Doing so helps to funnel the ball into help and/or into a non-scoring threat.
Remember these SLOB sequences from weeks’ past?
It’s not nearly as fun for the offense when defended properly:
Now, wasn’t that easy? A+, Reggie.
Speaking of Reggie...
Jackson’s defensive reputation isn’t anything to brag about but one thing he’s always done well is the use of his “stick arms”. As we’ve often discussed, hoops lingo is different depending on where you earned your basketball education.
Growing up on the eastside of metro-Detroit, stick arms referred to putting your arms directly in the path of the passing lane in an effort to make to passer throw the ball around out-stretched arms. The idea is to make the passer take the longest route possible to get the ball to their target. Stick arms might only shave off fractions of seconds, but in hoops, that’s an eternity.
Above, as Jackson recovers (ideal stick arm time), his right hand goes up making the pass go over his head. NBA players aren’t dumb and most will assume Jackson will use his go-go-gadget arms and plan accordingly. On the Pistons, no one is better than Jackson at this facet of the game.
Usually, employing stick arms simply leads to a longer passing route, but sometimes, it creates a turnover as Stanley Johnson kindly demonstrates:
Get your stick arms up!
Finally, if my life depended on choosing one person to take an offensive charge in transition, selecting Anthony Tolliver is a no-brainer, and, in this case, a life-saver:
For my money, no one is the league does it better. Also, I have no idea how I ended up in a situation in which an Anthony Tolliver charge was needed to save my life. Must’ve been a fun night.
Ish Smith continues to dabble with off-the-dribble three-point attempts:
In his last 15 games, Smith is connecting on 43-percent of his long-balls.
Nit-picking Stanley Johnson
Stanley Johnson’s season has - like his three-year career - been somewhat of a rollercoaster. The difference, though, is that his highs were higher and his lows not as low. It’s progress.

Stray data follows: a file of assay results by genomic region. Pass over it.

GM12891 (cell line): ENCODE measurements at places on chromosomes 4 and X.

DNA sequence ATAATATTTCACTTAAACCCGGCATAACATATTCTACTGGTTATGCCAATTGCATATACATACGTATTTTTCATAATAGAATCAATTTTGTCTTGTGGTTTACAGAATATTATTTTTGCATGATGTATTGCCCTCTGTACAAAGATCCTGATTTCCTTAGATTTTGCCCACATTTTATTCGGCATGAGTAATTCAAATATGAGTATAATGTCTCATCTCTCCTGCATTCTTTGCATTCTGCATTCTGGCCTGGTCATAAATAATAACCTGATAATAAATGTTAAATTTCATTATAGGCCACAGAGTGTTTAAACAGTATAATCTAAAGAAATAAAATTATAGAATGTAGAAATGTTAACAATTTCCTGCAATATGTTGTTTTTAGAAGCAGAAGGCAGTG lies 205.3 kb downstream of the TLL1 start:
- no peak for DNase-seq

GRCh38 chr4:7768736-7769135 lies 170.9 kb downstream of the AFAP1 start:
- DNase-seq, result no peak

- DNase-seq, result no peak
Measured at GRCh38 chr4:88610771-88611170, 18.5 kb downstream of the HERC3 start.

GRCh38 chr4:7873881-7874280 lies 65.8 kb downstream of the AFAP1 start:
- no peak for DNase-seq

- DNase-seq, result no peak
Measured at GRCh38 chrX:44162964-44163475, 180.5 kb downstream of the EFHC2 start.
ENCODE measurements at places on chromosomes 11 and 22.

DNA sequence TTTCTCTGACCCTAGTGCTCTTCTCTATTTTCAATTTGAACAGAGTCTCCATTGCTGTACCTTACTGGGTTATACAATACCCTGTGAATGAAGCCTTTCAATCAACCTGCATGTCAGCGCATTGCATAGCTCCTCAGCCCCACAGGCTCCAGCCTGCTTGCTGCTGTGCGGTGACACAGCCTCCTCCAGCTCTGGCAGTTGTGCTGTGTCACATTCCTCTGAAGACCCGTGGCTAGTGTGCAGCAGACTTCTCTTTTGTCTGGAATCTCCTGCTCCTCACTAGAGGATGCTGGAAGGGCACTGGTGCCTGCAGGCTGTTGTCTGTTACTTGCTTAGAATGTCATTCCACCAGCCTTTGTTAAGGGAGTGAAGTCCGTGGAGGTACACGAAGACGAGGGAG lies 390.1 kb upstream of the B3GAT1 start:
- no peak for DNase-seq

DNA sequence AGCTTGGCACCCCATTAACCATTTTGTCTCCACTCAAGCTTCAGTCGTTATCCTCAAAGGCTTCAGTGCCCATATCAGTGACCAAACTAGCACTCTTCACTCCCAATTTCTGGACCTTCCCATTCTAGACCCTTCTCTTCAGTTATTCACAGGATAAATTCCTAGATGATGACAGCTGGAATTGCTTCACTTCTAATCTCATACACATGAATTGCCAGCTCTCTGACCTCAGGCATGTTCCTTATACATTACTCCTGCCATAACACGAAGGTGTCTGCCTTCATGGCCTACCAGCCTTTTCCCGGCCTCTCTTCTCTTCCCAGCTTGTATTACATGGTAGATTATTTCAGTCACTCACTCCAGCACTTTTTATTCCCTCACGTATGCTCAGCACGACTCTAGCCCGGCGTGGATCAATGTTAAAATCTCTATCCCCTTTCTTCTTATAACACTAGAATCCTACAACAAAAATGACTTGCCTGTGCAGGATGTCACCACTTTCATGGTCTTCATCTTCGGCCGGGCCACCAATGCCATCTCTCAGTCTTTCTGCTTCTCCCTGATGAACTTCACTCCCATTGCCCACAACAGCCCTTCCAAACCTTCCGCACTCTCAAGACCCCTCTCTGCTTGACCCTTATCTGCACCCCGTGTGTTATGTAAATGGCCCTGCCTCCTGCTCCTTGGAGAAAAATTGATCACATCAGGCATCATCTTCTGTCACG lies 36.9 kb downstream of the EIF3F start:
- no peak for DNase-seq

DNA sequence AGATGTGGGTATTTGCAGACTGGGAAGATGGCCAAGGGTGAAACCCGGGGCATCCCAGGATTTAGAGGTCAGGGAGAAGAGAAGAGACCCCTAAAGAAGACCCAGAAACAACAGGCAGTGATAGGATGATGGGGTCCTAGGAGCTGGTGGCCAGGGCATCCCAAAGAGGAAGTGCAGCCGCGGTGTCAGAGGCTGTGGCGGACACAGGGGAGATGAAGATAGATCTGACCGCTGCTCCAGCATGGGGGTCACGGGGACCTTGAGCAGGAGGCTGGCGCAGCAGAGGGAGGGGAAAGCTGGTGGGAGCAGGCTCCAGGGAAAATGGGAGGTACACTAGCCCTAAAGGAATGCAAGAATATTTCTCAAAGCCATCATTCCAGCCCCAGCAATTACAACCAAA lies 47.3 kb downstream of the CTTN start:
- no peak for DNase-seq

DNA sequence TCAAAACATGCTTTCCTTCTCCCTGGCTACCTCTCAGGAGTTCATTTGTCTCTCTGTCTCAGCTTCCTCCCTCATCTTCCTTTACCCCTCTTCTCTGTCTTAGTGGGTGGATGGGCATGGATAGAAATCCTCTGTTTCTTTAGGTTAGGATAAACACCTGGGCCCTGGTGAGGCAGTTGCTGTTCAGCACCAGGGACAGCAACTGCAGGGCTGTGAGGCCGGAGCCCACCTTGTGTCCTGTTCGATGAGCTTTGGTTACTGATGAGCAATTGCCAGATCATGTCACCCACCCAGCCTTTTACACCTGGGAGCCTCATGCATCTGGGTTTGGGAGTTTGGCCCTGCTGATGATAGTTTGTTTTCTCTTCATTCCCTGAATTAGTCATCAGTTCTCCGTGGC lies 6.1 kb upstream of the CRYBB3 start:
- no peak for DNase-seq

With that said.....
If he has any thought about being a permeant fixture of the startling lineup, these corner-threes must start dropping at a higher rate:
On the year, Johnson is 20-of-68 from the corners. Nowhere near good enough.
He can make his offensive life easier in a few ways.
First, these types of shots keep making an unwanted appearance:
Instead, on semi-transition, he should always look to touch paint. Two more aggressive dribbles capture additional attention and opens up the floor. Kinda like this:
Or, by all means, take it directly to the hoop:
Next, take what the defense gives you. In this case, slip the off-ball switch:
In both cases, Johnson is left alone for a brief second. This should mean a dart to the hoop.
For the most part, I’m OK with “right idea” turnovers.
Three missed oops? That’s pushing it. It’s hard to argue the thought process, though.
Drummond shot selection
What’s the rush big fella?
The object of most NBA defenses is to keep the ball out of the middle. When a PNR is executed directly at the paint it can expose the single-tag side:
Above, staying with the shooter or bumping the roll man makes for an unfavorable scenario.
For those keeping track at home, Julius Randle manhandled the Pistons this year:
Whoa, a Jon Leuer sighting.
High/Low: One Highlight, One Lowlight of the week
Not all good and bad plays are created equal. Some stick out and make you take notice. Or they’re just so funky they deserve a special place of their own.
In what could go down as the worst pass ever, Eric Moreland is let off-the-hook thanks to the rim protecting Ish Smith:
Ish, maybe give Stanley some lessons? Just a thought.
This defensive possession from James Ennis quickly takes a turn into low-lightville:
Peering into the Crystal Ball
What to look for in the next week.
As the season winds down, it’ll be important to experiment with lineups and variables. I’m hoping to see Luke Kennard handle the rock some more while also giving extended minutes to Hank the Tank in hopes that Ellenson channels his 2017 Orlando Summer League shot chart.